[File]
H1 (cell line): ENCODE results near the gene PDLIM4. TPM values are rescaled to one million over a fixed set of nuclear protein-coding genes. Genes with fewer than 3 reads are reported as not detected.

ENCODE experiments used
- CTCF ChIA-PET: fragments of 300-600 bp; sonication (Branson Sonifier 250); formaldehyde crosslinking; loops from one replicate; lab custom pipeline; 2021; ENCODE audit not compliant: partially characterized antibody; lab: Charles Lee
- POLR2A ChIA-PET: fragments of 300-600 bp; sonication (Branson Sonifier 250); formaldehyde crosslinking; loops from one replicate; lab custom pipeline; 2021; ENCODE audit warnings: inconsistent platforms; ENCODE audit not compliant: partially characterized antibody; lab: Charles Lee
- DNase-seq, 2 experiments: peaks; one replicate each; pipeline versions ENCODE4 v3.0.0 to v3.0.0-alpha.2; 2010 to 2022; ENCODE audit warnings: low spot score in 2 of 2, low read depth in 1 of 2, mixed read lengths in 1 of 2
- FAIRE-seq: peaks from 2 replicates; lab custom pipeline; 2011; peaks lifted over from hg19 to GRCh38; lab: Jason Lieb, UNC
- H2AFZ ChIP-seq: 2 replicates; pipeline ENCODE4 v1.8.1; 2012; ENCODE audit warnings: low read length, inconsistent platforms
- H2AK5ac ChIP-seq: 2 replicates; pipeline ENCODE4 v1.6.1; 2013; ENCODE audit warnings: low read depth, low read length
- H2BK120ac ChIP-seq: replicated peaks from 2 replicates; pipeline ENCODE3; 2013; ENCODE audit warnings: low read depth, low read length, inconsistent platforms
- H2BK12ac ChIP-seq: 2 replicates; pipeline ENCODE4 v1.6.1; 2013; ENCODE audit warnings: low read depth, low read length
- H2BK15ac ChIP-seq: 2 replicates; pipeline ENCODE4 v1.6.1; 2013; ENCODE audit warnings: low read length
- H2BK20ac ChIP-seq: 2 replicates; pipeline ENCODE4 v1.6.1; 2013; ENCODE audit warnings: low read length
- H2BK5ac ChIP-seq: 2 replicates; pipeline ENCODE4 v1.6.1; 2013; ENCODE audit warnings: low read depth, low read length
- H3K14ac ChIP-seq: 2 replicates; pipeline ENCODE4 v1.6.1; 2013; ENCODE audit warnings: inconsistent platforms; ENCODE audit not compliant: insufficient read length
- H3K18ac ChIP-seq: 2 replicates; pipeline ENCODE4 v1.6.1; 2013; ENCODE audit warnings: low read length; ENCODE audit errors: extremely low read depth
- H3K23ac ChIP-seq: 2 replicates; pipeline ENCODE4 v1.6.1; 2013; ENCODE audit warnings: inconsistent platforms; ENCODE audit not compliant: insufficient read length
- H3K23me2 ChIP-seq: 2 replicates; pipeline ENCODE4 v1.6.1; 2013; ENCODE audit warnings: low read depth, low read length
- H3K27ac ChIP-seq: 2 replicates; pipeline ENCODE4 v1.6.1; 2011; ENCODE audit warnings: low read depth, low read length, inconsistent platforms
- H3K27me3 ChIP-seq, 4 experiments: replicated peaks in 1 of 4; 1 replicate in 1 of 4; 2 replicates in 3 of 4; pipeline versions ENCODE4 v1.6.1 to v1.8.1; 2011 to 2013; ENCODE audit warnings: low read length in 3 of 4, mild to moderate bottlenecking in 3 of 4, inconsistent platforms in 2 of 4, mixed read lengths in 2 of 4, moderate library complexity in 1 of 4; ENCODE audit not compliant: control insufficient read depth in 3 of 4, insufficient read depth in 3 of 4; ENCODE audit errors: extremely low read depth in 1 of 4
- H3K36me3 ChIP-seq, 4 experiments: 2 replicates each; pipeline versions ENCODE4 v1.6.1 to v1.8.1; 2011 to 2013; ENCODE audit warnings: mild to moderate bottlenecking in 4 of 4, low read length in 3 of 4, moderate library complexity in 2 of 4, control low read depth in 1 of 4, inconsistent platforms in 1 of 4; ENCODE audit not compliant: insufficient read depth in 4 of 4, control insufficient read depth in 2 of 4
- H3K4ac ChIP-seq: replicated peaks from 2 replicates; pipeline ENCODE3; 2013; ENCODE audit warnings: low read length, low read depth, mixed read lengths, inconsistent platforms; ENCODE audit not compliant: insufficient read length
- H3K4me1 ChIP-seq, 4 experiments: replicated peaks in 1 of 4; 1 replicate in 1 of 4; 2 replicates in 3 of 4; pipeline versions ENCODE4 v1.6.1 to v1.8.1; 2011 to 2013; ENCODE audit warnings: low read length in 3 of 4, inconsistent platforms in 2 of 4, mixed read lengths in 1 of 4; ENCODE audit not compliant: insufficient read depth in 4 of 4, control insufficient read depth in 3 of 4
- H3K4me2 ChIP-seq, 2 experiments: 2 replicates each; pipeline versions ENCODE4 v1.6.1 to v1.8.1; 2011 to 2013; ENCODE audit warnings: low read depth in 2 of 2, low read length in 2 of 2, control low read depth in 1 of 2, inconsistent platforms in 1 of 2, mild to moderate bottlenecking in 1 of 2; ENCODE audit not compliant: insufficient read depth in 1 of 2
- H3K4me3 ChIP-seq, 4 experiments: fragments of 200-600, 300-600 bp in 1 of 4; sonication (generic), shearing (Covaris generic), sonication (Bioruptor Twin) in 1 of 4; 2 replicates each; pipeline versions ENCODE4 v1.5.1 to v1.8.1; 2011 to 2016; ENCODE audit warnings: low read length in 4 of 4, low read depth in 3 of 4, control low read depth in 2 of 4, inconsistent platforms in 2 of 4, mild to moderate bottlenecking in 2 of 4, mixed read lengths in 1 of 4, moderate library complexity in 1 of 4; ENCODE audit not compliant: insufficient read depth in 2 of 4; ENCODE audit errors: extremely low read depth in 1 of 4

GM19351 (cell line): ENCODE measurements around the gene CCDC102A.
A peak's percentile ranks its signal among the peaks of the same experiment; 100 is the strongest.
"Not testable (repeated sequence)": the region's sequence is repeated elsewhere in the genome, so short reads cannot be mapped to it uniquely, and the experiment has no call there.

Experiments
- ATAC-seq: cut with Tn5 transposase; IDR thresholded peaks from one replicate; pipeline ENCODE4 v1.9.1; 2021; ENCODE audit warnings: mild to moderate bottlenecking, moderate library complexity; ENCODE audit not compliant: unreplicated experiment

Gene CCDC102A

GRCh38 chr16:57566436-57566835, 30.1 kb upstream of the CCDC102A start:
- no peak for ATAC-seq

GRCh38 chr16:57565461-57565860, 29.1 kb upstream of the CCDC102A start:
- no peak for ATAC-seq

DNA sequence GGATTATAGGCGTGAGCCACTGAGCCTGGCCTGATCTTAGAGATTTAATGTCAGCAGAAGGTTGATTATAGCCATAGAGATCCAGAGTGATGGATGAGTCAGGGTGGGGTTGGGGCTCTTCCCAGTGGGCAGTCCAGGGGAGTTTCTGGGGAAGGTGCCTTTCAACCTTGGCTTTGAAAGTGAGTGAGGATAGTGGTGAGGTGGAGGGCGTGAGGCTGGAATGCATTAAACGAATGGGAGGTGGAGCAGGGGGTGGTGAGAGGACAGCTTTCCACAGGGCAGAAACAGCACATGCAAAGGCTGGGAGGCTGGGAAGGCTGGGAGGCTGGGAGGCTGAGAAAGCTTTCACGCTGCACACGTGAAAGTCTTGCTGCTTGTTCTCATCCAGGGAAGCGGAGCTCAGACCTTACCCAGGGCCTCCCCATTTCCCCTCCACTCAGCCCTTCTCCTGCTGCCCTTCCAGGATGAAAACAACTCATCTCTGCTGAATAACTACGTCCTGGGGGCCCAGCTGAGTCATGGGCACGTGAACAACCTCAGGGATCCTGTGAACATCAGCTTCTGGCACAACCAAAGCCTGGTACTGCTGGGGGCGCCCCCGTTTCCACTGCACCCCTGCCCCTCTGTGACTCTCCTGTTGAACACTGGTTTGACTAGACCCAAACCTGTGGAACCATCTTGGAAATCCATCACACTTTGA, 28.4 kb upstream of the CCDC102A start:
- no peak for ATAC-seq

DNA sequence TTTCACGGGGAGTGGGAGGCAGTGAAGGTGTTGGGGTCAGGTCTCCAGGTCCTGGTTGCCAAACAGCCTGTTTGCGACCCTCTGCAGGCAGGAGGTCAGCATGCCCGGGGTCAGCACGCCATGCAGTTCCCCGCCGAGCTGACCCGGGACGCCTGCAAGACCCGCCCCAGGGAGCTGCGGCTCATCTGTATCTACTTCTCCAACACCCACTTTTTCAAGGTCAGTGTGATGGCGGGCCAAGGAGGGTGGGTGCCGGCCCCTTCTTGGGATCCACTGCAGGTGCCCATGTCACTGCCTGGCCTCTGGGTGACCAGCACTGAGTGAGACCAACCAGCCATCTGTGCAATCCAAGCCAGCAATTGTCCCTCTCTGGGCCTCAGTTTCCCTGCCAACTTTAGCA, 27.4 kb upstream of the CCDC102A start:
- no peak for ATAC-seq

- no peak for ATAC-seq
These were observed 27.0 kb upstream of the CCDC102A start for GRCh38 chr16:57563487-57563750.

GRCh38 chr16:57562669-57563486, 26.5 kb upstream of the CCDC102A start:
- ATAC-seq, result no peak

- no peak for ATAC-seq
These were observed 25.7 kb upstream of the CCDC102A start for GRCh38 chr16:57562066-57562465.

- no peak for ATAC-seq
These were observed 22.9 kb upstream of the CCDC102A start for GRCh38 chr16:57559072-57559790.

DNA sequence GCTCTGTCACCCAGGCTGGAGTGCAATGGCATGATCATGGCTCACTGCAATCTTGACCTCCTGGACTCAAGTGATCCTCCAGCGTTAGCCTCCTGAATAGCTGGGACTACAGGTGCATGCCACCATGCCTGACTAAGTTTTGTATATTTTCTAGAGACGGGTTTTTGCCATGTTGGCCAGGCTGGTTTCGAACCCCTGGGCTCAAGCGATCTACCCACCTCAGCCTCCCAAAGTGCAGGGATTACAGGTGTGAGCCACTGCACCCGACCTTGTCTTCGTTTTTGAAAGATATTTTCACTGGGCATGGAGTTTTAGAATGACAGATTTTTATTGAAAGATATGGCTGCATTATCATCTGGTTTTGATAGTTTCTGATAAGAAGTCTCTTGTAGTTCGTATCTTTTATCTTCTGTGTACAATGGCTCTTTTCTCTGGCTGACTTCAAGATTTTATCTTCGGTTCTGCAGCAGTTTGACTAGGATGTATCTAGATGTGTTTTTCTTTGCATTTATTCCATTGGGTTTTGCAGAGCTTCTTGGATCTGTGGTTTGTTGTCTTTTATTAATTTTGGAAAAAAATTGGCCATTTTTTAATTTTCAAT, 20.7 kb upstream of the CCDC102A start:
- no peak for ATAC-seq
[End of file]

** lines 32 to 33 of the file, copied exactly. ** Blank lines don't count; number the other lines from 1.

- no peak for ATAC-seq

GRCh38 chr16:57565461-57565860, 29.1 kb upstream of the CCDC102A start: